The plaintiff asserts that the defendant "negligently failed to act in good faith and otherwise failed to exercise reasonable care in investigating and adjusting" her underinsured motorist claim. (Compl. at 2.) She fails, however, to provide sufficient factual support to accompany this assertion. (Id.) The Complaint does not indicate that the defendant has either denied payment without a fairly debatable reason for doing so or unreasonably delayed the processing of a valid claim. Rather, the plaintiff states that her underinsured motorist claim proceeded to arbitration, and acknowledges that it was her choice not to accept the arbitrator's award. (Id.) Although she contends that there are "facts that would lead to the conclusion that defendants [sic] acted in bad faith," she fails to set forth those facts in the Complaint, and instead states they must be "gleaned through continuing discovery." (Pl. Br. at 5.)
Lacking any factual support, the plaintiff's claim of bad faith stands alone as a "bare averment" that she "wants relief and is entitled to it." Phillips, 515 F.3d at 234 (quoting Twombly, 550 U.S. at 556). Such conclusory statements are not entitled to be accepted as true and are not enough to survive a motion to dismiss. See Iqbal, 129 S.Ct. at 1950 (explaining that the "doors of discovery" are not unlocked for a plaintiff "armed with nothing more than conclusions"). Thus, even when viewed in the light most favorable to the plaintiff, the Complaint has "failed to raise a right to relief above the speculative level" as is necessary to survive a motion to dismiss. Phillips, 515 F.3d at 234. Accordingly, the plaintiff's bad faith claim will be dismissed.
B. Punitive and Exemplary Damages
Punitive damages are "generally not recoverable" in the context of first-party insurance claims. Polizzi Meats, Inc. v. Aetna Life Cas. Co., 931 F.Supp. 328, 335 (D.N.J. 1996) (finding that such insurance claims are matters of contract law and therefore not suitable for punitive damages). Recovery of punitive damages requires an insured party to meet a "higher standard" than simply showing the insurer breached its contractual good-faith duties.Id. at 335. This higher standard demands a showing of "egregious circumstances" where the insurer's conduct was "wantonly reckless or malicious." Id.; Estate of Berrol v. AIG, No. 07-1565, 2007 WL 3349763, at *2 (D.N.J. Nov. 7, 2007).
The plaintiff seeks punitive and exemplary damages as relief for the defendant's alleged breach. (Compl. at 2.) The plaintiff again fails, however, to sufficiently support this claim with factual matter demonstrating egregious circumstances, aside from vague allegations that the defendant "unreasonably prolonged the matter" and "failed to act in good faith." (Id.)
The Complaint lacks factual allegations that would permit the Court to reasonably infer that the defendant's conduct has been wantonly reckless or malicious. As previously explained, "naked assertion[s] devoid of further factual enhancement" will not suffice to survive a motion to dismiss. Iqbal, 129 S.Ct. at 1949 (internal quotation omitted) (alteration in original). Moreover, an insured who cannot state a claim for bad faith damages is necessarily unable to prevail on a claim for punitive damages under the higher standard of egregious circumstances. Cf. Polizzi Meats, 931 F.Supp. at 335-36 (granting insurer's motion for summary judgment on a claim for punitive damages where the insured was unable to support a claim for bad faith or to meet the higher standard required for an award of punitive damages). The plaintiff's claim for punitive and exemplary damages will be dismissed.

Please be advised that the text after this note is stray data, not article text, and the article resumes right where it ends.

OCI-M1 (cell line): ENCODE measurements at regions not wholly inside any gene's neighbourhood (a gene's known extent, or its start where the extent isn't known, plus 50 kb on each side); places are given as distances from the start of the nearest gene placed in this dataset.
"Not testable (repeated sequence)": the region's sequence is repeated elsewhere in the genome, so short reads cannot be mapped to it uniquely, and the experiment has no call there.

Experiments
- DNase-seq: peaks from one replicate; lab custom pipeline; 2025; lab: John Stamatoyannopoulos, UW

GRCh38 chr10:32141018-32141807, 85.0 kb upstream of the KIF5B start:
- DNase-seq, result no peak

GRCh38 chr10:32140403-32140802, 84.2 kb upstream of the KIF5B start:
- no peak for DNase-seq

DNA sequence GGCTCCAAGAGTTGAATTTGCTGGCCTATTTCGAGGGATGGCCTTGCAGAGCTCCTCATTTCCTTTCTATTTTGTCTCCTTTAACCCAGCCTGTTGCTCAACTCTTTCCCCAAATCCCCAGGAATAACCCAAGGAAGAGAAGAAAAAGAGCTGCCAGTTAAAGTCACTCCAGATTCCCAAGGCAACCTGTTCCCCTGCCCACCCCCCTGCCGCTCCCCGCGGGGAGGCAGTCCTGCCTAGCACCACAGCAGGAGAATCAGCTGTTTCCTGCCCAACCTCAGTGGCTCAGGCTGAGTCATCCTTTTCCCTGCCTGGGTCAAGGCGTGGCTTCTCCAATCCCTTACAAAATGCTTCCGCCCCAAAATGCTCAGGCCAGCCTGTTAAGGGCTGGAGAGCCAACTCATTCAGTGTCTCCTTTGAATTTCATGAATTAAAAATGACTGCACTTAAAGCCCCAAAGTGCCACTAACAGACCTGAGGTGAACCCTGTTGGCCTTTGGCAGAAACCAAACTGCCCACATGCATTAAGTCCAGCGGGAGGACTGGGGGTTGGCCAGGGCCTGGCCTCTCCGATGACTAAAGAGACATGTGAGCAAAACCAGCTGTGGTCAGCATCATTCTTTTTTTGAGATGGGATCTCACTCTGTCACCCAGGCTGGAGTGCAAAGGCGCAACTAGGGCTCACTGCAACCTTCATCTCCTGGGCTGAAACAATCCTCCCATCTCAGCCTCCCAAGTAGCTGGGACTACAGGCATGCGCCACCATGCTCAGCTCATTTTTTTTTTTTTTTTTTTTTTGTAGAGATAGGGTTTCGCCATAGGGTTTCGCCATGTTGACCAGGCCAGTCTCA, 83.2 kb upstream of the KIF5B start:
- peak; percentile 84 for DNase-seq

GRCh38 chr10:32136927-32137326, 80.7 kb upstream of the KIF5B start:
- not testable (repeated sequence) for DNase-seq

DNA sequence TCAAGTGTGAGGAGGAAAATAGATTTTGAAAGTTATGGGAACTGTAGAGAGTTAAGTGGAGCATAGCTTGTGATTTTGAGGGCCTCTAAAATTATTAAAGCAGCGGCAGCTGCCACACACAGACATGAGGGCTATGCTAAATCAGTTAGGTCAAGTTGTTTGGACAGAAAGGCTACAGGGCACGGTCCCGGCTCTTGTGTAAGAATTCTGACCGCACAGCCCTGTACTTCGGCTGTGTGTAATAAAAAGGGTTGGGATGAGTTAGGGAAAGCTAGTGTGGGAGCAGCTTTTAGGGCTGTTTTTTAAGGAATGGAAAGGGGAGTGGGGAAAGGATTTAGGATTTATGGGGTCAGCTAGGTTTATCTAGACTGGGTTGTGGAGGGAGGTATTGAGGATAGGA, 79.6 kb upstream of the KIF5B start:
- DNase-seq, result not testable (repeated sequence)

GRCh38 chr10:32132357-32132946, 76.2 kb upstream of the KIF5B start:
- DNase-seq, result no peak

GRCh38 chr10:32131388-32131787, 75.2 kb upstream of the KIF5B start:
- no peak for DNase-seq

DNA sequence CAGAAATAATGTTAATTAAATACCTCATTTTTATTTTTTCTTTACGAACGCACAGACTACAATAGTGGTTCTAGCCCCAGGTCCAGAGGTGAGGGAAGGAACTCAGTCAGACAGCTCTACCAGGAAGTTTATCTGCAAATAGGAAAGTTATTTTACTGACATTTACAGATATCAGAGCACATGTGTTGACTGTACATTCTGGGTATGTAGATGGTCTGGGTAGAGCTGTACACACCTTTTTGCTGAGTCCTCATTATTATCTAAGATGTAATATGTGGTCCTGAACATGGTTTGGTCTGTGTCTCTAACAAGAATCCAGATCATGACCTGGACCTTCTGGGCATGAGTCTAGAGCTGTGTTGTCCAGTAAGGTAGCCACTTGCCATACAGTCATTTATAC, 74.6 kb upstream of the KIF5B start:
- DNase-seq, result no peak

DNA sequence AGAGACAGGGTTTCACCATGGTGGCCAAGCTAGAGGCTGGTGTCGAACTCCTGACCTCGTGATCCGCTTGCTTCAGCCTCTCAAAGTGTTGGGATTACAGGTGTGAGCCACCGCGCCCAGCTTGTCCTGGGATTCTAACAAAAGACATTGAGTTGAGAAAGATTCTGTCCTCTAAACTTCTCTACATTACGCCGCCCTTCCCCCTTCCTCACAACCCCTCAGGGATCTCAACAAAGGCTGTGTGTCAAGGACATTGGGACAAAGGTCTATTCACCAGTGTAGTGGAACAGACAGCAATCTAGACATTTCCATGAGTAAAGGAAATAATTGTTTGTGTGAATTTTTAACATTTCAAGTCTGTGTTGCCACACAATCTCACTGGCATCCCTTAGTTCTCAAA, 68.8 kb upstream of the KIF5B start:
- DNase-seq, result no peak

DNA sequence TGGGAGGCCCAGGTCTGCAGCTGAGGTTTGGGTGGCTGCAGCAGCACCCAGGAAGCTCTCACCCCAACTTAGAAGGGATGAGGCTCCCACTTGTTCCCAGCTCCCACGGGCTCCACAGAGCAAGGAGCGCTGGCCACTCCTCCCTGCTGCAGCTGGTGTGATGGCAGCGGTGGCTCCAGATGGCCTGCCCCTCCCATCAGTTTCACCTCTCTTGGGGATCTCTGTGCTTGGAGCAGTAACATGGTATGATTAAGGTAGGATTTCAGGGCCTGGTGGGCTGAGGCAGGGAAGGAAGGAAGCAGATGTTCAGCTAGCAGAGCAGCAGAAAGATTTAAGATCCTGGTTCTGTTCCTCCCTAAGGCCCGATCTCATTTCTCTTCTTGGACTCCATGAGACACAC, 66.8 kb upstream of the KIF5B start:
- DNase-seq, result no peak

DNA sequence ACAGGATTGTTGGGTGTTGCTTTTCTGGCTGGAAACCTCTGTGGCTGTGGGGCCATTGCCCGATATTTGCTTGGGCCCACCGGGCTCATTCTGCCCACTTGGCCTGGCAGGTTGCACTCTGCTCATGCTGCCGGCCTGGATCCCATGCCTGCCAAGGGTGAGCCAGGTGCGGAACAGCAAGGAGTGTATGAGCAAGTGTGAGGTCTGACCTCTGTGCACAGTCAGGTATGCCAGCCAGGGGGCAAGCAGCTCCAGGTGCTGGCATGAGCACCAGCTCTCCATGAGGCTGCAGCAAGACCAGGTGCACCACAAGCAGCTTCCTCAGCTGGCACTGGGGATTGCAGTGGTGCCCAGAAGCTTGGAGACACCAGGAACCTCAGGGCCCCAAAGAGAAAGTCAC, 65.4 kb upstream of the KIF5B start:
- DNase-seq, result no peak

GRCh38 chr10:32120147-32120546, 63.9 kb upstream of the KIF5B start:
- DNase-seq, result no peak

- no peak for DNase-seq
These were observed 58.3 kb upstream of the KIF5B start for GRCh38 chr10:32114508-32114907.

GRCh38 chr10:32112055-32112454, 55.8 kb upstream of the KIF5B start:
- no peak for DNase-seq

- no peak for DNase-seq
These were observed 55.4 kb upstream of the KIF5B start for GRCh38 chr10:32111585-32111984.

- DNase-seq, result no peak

C. Attorneys' Fees
New Jersey Court Rule 4:42-9 prohibits the award of attorneys' fees except in specific circumstances, one of which is "an action upon a liability or indemnity policy of insurance, in favor of a successful claimant." N.J. Ct. R. 4:42-9(a)(6). This exception is limited to instances where "`an insurer refuses to indemnify or defend its insured's third-party liability to another' and does not authorize an award of counsel fees to an insured `on a direct suit against the insurer to enforce a casualty or other first-party direct coverage.'" Giri v. Med. Inter-Insurance Exch. of N.J., 597 A.2d 561, 562-63 (N.J. App. Div. 1991) (citation omitted). The exception is "narrow in scope and `should not be extended . . . to permit a counsel fee award to be made to an insured who brings direct suit against his insurer to enforce casualty or other direct coverage.'" Raritan Bay Fed. Credit Union v. Cumis Ins. Soc'y, No. 09-1512, 2009 WL 2223049, at *4 (D.N.J. July 23, 2009) (citation omitted).
The plaintiff seeks attorneys' fees in the first, third, and fourth counts of the Complaint. (Compl. at 1-4.) This is not a case, however, of a third party claiming loss against the insured. The plaintiff herself is seeking payment under the policy in a suit she brought against her insurer, and as such, is precluded from receiving attorneys' fees on any count. See Raritan Bay Fed. Credit Union, 2009 WL 2223049, at *5. Accordingly, the plaintiff's claim for attorneys' fees will be dismissed.
The Court, for the reasons stated supra, will grant the motion. The Complaint insofar as it asserts claims on behalf of the plaintiff for bad faith, punitive and exemplary damages, and attorneys' fees will be dismissed. The Court will issue an appropriate order and judgment.